State Parks wildlife staff will monitor these beaver deceivers to ensure they continue to functioning properly and that they are still in place. Freezing and thawing during seasonal change may shift the placement of the device. Overall these devices have proven to be highly successful in solving beaver related flooding issues. It is great to solve human wildlife conflict in such a way that both human and wildlife can remain in the same area and neither is pushed out.

Post by Lilly Schelling, State Park Wildlife staff

Delicious, Nutritious and oh so… SWEET!

Can you guess which delicious fruit this is?

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American cranberry, Photo by Keith Weller [Public domain], via Wikimedia Commons

Thanksgiving is right around the corner, which means we’re about to start thinking about this little red berry. It will, we’re all betting, be the only certified super food on your plate come Thanksgiving dinner time (unless your family does kale or something). Native to North America and was first used as a food by Native Americans. It was also used as an effective dyeing agent, so don’t spill any on your shirt. We have two species , large and small (Vaccinium macrocarpon and Vaccinium oxycoccus) which are found naturally in peat bogs and other wetlands across the northern half of North America, including all of New York state. As the fruit became more popular, farms were developed to meet the demand. This delicious fruit was planted in areas that could be flooded for part of the season; the berries are harvested each fall. Today, Wisconsin and Massachusetts are the two largest producing states. Sailors used them as scurvy prevention in the 19th century as the berries are rich in vitamin C. Now we know that it can lower your risk for some common cancers (including mouth and lung cancers). Come Thanksgiving; make sure you load up on it. But don’t stress too much, they also stay fresh in the refrigerator longer than most other fruits (up to 2 months!) and you can also pop a bag in the freezer for use later.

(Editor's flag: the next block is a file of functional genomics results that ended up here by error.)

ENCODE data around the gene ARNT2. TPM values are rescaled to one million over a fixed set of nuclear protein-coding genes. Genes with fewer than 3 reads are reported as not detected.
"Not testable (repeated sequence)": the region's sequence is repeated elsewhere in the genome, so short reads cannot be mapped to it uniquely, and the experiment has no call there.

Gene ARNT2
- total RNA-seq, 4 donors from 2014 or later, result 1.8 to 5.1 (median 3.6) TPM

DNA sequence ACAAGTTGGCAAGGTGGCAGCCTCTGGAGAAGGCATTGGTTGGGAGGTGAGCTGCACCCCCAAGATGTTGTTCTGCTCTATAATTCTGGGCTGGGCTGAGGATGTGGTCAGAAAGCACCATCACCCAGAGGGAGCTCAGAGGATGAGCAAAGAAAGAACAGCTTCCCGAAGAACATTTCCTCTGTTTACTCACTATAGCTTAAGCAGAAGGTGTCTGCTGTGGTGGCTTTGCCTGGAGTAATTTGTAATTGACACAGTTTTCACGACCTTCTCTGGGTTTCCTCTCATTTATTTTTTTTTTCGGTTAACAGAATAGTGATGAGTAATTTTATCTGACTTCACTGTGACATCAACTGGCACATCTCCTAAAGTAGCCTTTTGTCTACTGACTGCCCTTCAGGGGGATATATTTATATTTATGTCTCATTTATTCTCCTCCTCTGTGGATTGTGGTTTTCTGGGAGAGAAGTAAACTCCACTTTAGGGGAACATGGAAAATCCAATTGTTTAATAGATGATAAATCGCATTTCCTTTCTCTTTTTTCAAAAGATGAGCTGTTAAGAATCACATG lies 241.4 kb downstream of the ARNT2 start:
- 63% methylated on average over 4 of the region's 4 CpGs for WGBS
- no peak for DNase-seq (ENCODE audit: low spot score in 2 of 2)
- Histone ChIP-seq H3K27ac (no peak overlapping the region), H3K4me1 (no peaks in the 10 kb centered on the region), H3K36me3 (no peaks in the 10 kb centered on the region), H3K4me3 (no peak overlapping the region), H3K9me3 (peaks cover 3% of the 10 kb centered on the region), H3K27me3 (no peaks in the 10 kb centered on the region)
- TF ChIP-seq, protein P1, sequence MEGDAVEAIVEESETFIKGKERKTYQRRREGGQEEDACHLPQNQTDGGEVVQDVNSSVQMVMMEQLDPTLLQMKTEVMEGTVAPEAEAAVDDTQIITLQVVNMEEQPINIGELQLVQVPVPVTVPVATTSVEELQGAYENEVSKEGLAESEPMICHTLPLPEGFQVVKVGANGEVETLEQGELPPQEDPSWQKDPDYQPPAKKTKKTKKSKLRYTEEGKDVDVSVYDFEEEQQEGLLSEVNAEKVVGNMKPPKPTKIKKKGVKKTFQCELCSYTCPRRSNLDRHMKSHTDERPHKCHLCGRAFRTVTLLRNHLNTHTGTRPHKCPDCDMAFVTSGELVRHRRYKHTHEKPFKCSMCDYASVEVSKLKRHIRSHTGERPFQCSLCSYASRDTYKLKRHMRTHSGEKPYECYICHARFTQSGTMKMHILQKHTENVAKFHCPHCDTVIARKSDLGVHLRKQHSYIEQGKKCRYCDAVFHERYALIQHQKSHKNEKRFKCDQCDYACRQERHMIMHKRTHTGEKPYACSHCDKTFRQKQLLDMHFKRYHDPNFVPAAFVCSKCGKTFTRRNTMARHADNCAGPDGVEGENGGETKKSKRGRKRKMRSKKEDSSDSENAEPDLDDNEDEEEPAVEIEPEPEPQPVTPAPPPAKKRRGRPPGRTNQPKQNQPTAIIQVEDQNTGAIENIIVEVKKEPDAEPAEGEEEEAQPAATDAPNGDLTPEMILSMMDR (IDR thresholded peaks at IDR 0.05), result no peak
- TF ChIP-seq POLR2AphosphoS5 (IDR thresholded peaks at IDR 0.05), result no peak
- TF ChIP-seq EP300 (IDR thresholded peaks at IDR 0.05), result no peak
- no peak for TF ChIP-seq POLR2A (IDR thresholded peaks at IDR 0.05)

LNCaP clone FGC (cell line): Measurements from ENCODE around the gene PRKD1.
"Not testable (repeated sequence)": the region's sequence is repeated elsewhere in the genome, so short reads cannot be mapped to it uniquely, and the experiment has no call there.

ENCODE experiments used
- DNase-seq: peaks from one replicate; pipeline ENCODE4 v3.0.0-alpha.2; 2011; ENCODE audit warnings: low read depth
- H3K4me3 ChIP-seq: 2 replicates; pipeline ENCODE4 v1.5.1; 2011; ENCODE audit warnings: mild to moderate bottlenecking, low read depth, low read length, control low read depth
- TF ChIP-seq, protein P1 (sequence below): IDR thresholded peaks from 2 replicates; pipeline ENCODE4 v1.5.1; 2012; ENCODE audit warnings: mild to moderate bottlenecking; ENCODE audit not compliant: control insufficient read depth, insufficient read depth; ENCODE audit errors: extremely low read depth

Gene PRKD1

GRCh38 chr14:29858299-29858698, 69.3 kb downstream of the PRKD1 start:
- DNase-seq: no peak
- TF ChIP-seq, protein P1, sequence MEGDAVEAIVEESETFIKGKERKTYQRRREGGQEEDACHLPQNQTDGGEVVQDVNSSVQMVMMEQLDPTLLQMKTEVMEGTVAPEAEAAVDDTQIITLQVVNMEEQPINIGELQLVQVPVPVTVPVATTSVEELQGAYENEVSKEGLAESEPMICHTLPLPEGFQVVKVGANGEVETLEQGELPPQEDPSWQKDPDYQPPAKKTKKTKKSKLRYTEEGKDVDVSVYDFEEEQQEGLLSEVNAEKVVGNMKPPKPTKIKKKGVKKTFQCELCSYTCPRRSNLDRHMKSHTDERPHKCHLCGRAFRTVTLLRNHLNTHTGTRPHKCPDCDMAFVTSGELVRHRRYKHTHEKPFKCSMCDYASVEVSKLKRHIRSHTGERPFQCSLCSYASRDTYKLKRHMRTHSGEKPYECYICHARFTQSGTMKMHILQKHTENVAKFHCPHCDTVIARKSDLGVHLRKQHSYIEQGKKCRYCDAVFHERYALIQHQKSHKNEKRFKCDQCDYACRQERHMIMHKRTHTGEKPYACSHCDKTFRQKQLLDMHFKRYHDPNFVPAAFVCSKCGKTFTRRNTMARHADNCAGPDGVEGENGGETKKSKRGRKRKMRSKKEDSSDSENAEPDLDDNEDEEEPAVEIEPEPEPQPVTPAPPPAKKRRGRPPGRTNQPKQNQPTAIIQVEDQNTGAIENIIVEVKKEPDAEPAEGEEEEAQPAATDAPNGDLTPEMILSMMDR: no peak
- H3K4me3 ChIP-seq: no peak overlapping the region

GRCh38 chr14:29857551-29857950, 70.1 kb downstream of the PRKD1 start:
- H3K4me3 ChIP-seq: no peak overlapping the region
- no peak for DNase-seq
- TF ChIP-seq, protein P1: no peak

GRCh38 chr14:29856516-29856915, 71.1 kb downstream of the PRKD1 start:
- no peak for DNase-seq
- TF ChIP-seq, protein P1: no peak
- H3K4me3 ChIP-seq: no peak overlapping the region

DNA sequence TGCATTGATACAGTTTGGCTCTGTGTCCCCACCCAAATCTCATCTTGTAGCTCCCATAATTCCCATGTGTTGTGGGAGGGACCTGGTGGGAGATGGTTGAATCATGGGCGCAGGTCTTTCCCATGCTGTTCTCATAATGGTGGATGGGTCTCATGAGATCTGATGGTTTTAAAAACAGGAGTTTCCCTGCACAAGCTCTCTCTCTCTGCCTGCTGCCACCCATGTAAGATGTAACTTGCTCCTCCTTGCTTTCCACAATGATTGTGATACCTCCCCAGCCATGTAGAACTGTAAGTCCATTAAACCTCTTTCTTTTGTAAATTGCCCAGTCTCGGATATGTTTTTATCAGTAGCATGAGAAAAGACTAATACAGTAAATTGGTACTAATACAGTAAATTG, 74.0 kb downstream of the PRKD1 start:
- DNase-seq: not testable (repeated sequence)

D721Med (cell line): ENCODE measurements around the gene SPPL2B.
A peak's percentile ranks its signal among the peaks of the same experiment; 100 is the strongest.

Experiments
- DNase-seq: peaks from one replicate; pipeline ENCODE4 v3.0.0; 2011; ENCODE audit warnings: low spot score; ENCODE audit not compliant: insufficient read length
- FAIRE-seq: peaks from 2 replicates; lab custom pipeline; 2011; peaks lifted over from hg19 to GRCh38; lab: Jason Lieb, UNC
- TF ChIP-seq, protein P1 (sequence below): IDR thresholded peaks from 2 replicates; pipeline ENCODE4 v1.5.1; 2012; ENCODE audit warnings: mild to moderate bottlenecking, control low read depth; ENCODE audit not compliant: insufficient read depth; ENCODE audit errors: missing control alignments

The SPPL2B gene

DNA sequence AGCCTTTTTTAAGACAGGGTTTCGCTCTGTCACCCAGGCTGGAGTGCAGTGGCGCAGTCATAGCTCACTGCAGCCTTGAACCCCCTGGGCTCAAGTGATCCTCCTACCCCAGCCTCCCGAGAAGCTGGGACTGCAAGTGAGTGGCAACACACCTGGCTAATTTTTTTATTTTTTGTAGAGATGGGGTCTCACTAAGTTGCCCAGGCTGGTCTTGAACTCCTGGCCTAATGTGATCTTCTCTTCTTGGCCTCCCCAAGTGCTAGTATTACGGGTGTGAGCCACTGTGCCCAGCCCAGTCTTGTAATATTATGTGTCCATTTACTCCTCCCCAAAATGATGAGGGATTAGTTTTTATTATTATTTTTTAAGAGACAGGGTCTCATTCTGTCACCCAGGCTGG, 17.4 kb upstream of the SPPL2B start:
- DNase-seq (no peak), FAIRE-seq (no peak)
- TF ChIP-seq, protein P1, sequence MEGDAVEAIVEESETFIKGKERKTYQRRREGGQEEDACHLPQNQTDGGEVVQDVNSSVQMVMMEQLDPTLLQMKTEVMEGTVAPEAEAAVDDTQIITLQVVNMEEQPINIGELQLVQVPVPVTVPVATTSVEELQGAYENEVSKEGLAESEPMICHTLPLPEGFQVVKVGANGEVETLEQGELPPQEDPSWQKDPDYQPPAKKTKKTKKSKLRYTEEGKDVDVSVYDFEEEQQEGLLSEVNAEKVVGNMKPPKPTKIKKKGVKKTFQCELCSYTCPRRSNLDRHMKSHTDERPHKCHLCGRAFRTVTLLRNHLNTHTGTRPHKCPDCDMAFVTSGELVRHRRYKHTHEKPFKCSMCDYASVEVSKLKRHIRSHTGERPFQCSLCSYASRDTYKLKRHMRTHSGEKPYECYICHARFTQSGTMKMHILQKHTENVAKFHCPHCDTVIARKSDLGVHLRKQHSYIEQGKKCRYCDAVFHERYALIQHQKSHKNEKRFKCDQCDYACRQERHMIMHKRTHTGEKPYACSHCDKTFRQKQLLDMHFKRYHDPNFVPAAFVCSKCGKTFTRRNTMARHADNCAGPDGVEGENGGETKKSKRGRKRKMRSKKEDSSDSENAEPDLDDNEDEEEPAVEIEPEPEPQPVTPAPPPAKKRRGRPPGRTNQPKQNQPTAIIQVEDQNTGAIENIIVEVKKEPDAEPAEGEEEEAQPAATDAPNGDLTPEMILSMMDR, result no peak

Follow these links for more fun facts about this all-American fruit!

https://ag.umass.edu/cranberry/about/cranberry

http://plants.usda.gov/core/profile?symbol=VAMA

Posted by Greta Alvarado, State Parks

Personal Experiences: Excelsior Conservation Corp

Since January, we have been members of the Excelsior Conservation Corps. We work in New York State Parks and state-owned campgrounds and improve the infrastructure (structures that we use to access and enjoy spaces – such as roads, trails, buildings, etc.) of these natural areas. One of our first experiences as members of this program took place in Saranac Lake, in the Adirondacks. Our project was to work with the New York State Department of Environmental Conservation (DEC) workers, and produce thunder boxes (box toilets), outhouses, and register boxes (for trailheads). We helped cut, paint, and attach all of the pieces, and then put them together in a way that would help people in the future easily assemble them in the field. Our crew enjoyed carpentry projects such as this. We did more than just improve our carpentry skills during those cold March days, we created friendships within our own crew and with the workers in Saranac Lake. To show their appreciation for our hard work, our project partner took us to the summit of White Face Mountain, the fifth tallest mountain in New York! We got to ride in an elevator made by the Civilian Conservation Corps – the group that our Corps is based on. We also explored the weather station that is situated at the summit and marvel at the gorgeous high peaks of the Adirondacks. This was a great time and was just an introduction to the adventures that would follow!